Let’s face it: technological innovation is attractive. It has solved so many of our problems that people have come to view technology as the key to improving society. The world of policy, big business, investment, and venture capital mirrors (and often leads) this perspective. Tech companies dominate the top 10 of the world’s most innovative companies, according to Boston Consulting Group’s most recent report. More broadly, perhaps part of the appeal of “innovation” is that we implicitly associate it with economic progress, at least since the second half of the 20th century.
This modern association of technological innovation with economic progress may help to explain why one obvious solution to climate change remains often forgotten or underrepresented in mainstream conversations: natural solutions to environmental challenges. Nature has solutions that can sustainably balance environmental health and human priorities. In other words, sometimes nature can outperform our best technological innovations.
At least 20% of the solution, but only 0.1% of the attention
With around 3,000 journalists in attendance, the UN Conference of Parties (COP21) in Paris generated more column inches than any previous COP. And not surprisingly, energy terms and topics received hundreds of times more attention than the land sector, which received just 0.1% of the media coverage. Yet, the land sector can potentially deliver at least 20% of the climate solution — and likely much more.
Certainly, within the negotiations, the land sector and especially parts of the forest sector are recognized for the solutions they could contribute to the global climate situation. More than 100 countries mentioned climate mitigation or adaptation from the land use sector in their Intended Nationally Determined Contributions (INDCs) submitted for Paris, and the COP21 agreement explicitly recognizes the role of tropical forest protection, the agriculture sector, and restoration of oceans and coasts. And while more and more companies are recognizing the importance of removing deforestation from their supply chains (which I have written about here and here), that potential hasn’t been translated through to action or the message hasn’t reached capital markets, private enterprises, public policy, and mainstream media. At least, not yet.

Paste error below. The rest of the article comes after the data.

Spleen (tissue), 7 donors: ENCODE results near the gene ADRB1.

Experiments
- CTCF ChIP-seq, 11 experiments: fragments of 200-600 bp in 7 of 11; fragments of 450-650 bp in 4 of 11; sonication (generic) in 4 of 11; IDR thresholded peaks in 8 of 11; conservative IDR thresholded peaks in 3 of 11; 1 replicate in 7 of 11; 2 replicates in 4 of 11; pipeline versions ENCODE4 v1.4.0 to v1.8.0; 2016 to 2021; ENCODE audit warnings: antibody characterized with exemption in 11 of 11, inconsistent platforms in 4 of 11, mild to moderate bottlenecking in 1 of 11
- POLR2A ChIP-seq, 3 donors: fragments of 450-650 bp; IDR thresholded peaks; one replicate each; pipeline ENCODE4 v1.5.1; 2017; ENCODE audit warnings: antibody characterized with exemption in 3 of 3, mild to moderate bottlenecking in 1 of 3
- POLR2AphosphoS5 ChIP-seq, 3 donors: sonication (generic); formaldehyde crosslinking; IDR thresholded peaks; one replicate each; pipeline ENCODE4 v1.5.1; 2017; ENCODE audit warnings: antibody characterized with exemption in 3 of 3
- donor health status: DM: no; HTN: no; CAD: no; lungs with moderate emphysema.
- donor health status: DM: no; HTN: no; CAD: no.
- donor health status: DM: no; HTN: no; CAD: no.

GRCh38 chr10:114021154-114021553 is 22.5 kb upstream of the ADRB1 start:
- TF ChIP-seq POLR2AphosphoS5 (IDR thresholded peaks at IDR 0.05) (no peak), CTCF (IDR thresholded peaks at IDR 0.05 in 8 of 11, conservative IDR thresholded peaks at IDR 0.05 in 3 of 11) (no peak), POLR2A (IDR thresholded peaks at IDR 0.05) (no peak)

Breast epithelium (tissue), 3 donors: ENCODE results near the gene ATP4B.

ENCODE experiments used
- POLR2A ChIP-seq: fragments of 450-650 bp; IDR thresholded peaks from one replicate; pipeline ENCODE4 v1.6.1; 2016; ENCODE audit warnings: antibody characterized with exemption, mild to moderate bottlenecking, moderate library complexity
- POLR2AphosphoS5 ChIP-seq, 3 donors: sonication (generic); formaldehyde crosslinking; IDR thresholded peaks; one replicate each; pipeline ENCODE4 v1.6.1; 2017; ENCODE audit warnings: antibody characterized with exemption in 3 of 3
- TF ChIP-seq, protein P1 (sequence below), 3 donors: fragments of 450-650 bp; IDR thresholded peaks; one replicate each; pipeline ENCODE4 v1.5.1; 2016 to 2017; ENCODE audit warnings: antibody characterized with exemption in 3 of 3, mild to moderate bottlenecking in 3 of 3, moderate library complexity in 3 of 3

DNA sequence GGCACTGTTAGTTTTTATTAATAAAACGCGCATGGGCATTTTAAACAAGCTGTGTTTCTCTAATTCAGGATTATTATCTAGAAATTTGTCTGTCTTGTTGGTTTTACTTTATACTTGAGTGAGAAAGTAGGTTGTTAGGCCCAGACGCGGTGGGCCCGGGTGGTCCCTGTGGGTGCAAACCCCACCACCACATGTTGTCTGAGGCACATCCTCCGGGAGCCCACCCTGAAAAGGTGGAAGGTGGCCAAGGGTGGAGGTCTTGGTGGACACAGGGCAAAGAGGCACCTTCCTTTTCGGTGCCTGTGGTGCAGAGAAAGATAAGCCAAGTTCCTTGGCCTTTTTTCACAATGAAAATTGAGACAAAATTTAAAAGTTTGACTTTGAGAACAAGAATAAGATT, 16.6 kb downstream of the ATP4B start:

What needs to happen to provide nature an equal seat at the table?
This is about changing the conversation around climate change solutions. Decarbonizing the energy sector is critical and it is encouraging that the renewable energy sector is now attracting some $300 billion of capital each year. But it is insufficient on its own. We can’t get to a 2 or 1.5 degree Celsius stabilization pathway without taking land use more seriously. Indeed, it is the only sector that can switch from being a net source of carbon to a net sink. For us to reach a 2 degree world, we must optimize land use through smart land management decisions. The renewables sector scaled up with a mixture of developments in public policy, business models, technology, and finance. The land sector can scale up too, with this same approach.